In mathematics, a universal space is a certain metric space that contains all metric spaces whose dimension is bounded by some fixed constant. A similar definition exists in topological dynamics.

Definition

Given a class $\backslash textstyle\; \backslash mathcal$ of topological spaces, $\backslash textstyle\; \backslash mathbb\backslash in\backslash mathcal$ is universal for $\backslash textstyle\; \backslash mathcal$ if each member of $\backslash textstyle\; \backslash mathcal$ embeds in $\backslash textstyle\; \backslash mathbb$. Menger stated and proved the case $\backslash textstyle\; d=1$ of the following theorem. The theorem in full generality was proven by Nöbeling. Theorem: The $\backslash textstyle\; (2d+1)$-dimensional cube $\backslash textstyle,1$ is universal for the class of compact metric spaces whose Lebesgue covering dimension is less than $\backslash textstyle\; d$. Nöbeling went further and proved: Theorem: The subspace of $\backslash textstyle,1$ consisting of set of points, at most $\backslash textstyle\; d$ of whose coordinates are rational, is universal for the class of separable metric spaces whose Lebesgue covering dimension is less than $\backslash textstyle\; d$. The last theorem was generalized by Lipscomb to the class of metric spaces o

weight

$\backslash textstyle\; \backslash alpha$, $\backslash textstyle\; \backslash alpha>\backslash aleph\_$: There exist a one-dimensional metric space $\backslash textstyle\; J\_$ such that the subspace of $\backslash textstyle\; J\_^$ consisting of set of points, at most $\backslash textstyle\; d$ of whose coordinates are "rational"'' (suitably defined), ''is universal for the class of metric spaces whose Lebesgue covering dimension is less than $\backslash textstyle\; d$ and whose weight is less than $\backslash textstyle\; \backslash alpha$.

Universal spaces in topological dynamics

Consider the category of topological dynamical systems $\backslash textstyle\; (X,T)$ consisting of a compact metric space $\backslash textstyle\; X$ and a homeomorphism $\backslash textstyle\; T:X\backslash rightarrow\; X$. The topological dynamical system $\backslash textstyle\; (X,T)$ is called minimal if it has no proper non-empty closed $\backslash textstyle\; T$-invariant subsets. It is called infinite if $\backslash textstyle\; |X|=\backslash infty$. A topological dynamical system $\backslash textstyle\; (Y,S)$ is called a factor of $\backslash textstyle\; (X,T)$ if there exists a continuous surjective mapping $\backslash textstyle\; \backslash varphi:X\backslash rightarrow\; Y$ which is eqvuivariant, i.e. $\backslash textstyle\; \backslash varphi(Tx)=S\backslash varphi(x)$ for all $\backslash textstyle\; x\backslash in\; X$. Similarly to the definition above, given a class $\backslash textstyle\; \backslash mathcal$ of topological dynamical systems, $\backslash textstyle\; \backslash mathbb\backslash in\backslash mathcal$ is universal for $\backslash textstyle\; \backslash mathcal$ if each member of $\backslash textstyle\; \backslash mathcal$ embeds in $\backslash textstyle\; \backslash mathbb$ through an eqvuivariant continuous mapping. Lindenstrauss proved the following theorem: Theorem: Let $\backslash textstyle\; d\backslash in\backslash mathbb$. The compact metric topological dynamical system $\backslash textstyle\; (X,T)$ where $\backslash textstyle\; X=(,1)^$ and $\backslash textstyle\; T:X\backslash rightarrow\; X$ is the shift homeomorphism $\backslash textstyle\; (\backslash ldots,x\_,x\_,\backslash mathbf,x\_,x\_,\backslash ldots)\backslash rightarrow(\backslash ldots,x\_,x\_,\backslash mathbf,x\_,x\_,\backslash ldots)$ is universal for the class of compact metric topological dynamical systems whose mean dimension is strictly less than $\backslash textstyle\; \backslash frac$ and which possess an infinite minimal factor. In the same article Lindenstrauss asked what is the largest constant $\backslash textstyle\; c$ such that a compact metric topological dynamical system whose mean dimension is strictly less than $\backslash textstyle\; cd$ and which possesses an infinite minimal factor embeds into $\backslash textstyle\; (,1)^$. The results above implies $\backslash textstyle\; c\; \backslash geq\; \backslash frac$. The question was answered by Lindenstrauss and Tsukamoto who showed that $\backslash textstyle\; c\; \backslash leq\; \backslash frac$ and Gutman and Tsukamoto who showed that $\backslash textstyle\; c\; \backslash geq\; \backslash frac$. Thus the answer is $\backslash textstyle\; c=\backslash frac$.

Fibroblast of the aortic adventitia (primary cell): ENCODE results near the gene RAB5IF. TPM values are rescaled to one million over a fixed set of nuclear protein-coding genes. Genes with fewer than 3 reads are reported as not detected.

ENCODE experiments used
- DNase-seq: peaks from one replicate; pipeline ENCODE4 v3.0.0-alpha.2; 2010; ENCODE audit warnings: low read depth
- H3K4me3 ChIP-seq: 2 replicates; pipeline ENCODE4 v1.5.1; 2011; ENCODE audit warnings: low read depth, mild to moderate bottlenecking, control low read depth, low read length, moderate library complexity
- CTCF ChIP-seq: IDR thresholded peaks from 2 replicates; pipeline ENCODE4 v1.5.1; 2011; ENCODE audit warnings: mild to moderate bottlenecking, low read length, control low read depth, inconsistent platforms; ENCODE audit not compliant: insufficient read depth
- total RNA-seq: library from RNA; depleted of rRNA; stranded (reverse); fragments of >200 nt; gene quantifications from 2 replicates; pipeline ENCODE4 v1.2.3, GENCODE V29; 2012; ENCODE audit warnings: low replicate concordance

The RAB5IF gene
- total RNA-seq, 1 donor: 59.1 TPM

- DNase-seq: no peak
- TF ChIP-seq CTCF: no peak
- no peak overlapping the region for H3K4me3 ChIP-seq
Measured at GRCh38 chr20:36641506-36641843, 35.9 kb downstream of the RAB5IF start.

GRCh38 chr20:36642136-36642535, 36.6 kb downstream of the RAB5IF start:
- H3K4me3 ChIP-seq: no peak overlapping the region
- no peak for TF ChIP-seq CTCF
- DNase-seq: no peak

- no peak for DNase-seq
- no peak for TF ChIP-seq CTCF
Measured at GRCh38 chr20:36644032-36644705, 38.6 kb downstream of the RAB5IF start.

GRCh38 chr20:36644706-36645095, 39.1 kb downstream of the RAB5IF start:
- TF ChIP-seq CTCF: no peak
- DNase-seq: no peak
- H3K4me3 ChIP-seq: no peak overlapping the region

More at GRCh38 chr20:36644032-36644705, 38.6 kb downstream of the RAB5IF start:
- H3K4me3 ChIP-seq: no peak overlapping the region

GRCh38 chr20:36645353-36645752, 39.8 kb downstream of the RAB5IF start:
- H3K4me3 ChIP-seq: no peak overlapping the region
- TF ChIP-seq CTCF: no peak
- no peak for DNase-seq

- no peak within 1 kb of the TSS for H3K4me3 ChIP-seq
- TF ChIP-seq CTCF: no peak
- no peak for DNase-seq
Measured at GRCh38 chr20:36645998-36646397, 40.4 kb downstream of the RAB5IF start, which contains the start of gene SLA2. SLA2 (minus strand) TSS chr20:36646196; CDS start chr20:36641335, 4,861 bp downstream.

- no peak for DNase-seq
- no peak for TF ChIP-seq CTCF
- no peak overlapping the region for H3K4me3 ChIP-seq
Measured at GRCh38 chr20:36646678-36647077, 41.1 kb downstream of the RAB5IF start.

See also

* Universal property * Urysohn universal space * Mean dimension

References